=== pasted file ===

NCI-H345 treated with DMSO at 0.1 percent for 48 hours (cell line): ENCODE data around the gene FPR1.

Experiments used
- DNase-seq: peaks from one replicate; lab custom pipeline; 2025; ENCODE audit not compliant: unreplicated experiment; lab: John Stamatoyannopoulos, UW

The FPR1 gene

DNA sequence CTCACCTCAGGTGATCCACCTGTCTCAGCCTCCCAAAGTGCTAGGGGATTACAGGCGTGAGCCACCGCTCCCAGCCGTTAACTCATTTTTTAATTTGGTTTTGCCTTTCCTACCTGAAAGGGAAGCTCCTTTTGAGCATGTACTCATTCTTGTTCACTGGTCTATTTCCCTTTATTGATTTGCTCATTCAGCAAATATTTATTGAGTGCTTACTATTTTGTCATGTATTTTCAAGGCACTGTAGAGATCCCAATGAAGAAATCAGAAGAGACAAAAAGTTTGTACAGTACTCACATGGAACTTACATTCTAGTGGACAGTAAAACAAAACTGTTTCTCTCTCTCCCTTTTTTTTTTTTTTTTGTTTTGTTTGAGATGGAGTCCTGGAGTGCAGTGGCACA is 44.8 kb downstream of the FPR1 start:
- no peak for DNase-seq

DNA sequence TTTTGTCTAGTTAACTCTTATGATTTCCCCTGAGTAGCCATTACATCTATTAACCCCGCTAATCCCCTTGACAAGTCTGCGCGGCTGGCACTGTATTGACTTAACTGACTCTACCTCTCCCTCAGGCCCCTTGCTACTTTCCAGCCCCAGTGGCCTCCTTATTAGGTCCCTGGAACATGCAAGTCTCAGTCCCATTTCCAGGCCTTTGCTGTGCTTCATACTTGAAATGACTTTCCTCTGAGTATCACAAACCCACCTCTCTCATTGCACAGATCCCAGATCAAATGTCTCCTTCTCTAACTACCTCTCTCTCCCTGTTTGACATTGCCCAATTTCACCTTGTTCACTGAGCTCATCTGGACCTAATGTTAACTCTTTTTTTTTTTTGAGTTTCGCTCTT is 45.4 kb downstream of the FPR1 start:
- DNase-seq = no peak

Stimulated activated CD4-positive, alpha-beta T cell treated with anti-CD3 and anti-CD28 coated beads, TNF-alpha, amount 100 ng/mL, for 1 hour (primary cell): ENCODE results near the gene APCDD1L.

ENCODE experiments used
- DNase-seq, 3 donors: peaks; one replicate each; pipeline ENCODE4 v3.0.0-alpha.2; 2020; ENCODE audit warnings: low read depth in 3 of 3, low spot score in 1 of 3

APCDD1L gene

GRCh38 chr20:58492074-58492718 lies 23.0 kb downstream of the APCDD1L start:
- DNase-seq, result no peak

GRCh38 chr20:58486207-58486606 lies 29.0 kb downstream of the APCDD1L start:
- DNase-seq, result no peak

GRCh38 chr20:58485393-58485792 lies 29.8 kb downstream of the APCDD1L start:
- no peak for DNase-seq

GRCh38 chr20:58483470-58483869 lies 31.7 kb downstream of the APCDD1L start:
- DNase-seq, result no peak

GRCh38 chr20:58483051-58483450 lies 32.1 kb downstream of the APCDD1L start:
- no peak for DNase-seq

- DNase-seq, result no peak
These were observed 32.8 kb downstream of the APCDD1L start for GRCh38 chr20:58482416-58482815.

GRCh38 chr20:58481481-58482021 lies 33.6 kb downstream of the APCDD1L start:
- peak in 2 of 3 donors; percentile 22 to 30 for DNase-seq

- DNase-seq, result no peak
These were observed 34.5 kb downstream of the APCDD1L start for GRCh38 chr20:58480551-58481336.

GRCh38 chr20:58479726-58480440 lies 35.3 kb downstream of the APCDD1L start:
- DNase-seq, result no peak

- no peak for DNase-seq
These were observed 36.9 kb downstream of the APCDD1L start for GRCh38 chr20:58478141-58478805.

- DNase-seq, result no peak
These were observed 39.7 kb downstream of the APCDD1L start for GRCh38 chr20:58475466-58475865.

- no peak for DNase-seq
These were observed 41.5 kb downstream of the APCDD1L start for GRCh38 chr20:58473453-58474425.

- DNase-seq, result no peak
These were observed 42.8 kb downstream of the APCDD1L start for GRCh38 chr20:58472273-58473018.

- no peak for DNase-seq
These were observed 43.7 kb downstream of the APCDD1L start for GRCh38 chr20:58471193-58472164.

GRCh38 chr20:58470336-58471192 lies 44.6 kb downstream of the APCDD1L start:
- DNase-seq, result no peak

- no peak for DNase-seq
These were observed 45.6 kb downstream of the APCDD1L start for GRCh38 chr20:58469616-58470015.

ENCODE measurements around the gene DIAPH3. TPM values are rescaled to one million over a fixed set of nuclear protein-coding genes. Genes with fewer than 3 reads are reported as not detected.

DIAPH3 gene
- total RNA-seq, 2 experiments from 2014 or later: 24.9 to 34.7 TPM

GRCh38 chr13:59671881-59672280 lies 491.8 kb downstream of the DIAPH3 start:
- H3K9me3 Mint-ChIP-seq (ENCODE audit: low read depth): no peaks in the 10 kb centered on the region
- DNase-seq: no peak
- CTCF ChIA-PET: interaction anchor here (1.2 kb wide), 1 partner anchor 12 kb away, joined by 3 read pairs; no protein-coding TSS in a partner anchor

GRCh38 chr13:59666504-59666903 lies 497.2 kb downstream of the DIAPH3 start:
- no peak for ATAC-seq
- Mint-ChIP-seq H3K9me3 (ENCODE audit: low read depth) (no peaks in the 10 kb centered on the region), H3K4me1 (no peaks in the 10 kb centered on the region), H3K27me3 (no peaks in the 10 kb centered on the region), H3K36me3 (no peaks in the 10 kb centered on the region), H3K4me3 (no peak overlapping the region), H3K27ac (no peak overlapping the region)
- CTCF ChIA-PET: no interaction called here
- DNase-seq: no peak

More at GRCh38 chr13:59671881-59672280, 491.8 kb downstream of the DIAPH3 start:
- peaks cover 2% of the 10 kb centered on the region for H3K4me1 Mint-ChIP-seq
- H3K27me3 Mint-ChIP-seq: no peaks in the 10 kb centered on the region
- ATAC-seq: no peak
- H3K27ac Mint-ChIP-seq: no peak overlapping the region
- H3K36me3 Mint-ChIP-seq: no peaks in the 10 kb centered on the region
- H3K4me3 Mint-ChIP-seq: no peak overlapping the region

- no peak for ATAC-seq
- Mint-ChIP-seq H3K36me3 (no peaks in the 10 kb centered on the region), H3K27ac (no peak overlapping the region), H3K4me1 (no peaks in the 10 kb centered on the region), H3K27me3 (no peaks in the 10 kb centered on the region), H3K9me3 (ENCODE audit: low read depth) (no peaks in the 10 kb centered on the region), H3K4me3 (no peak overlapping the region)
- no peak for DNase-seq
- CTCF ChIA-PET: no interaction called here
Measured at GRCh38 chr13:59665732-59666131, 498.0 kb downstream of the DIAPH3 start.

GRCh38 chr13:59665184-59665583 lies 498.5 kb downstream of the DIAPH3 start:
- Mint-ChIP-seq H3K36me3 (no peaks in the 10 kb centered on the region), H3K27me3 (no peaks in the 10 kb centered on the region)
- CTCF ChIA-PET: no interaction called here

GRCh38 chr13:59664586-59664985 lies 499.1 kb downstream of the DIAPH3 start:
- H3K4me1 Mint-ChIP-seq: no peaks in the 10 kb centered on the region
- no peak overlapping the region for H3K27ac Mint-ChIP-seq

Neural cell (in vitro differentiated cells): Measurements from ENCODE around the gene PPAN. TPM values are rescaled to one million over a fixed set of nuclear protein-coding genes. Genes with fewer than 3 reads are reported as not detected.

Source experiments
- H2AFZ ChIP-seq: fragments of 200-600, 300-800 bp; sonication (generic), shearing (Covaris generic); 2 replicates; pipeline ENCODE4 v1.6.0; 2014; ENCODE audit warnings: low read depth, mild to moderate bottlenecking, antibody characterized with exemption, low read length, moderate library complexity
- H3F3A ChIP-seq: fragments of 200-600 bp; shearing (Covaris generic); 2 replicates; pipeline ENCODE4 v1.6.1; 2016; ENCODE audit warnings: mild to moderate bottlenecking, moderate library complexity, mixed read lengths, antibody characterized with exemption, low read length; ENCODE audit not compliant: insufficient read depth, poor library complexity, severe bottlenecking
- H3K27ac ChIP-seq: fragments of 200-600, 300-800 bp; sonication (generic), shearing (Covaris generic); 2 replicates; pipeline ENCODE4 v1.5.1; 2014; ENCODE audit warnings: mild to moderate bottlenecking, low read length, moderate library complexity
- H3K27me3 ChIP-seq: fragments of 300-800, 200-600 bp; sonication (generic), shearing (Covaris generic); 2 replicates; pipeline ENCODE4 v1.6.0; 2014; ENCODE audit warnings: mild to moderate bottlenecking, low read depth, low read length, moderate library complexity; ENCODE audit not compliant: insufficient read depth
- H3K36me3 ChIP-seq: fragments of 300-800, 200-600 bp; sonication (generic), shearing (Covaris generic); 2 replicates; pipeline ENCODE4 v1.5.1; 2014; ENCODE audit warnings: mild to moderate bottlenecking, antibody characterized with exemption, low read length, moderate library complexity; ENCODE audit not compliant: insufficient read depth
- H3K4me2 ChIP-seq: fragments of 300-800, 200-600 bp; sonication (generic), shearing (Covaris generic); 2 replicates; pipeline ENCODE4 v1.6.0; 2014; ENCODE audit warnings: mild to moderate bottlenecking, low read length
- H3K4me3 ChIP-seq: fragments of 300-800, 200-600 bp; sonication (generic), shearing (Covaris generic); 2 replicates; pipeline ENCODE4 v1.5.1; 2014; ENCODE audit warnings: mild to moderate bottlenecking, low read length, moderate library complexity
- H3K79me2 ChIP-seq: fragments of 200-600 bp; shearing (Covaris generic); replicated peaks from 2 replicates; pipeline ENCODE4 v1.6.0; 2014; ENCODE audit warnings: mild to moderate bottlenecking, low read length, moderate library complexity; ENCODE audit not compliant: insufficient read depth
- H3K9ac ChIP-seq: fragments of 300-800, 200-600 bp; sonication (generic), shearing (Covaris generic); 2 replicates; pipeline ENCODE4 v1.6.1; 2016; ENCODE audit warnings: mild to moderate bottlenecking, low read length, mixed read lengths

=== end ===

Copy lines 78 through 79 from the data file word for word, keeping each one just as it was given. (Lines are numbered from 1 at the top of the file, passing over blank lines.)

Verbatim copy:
- H3F3A ChIP-seq: fragments of 200-600 bp; shearing (Covaris generic); 2 replicates; pipeline ENCODE4 v1.6.1; 2016; ENCODE audit warnings: mild to moderate bottlenecking, moderate library complexity, mixed read lengths, antibody characterized with exemption, low read length; ENCODE audit not compliant: insufficient read depth, poor library complexity, severe bottlenecking
- H3K27ac ChIP-seq: fragments of 200-600, 300-800 bp; sonication (generic), shearing (Covaris generic); 2 replicates; pipeline ENCODE4 v1.5.1; 2014; ENCODE audit warnings: mild to moderate bottlenecking, low read length, moderate library complexity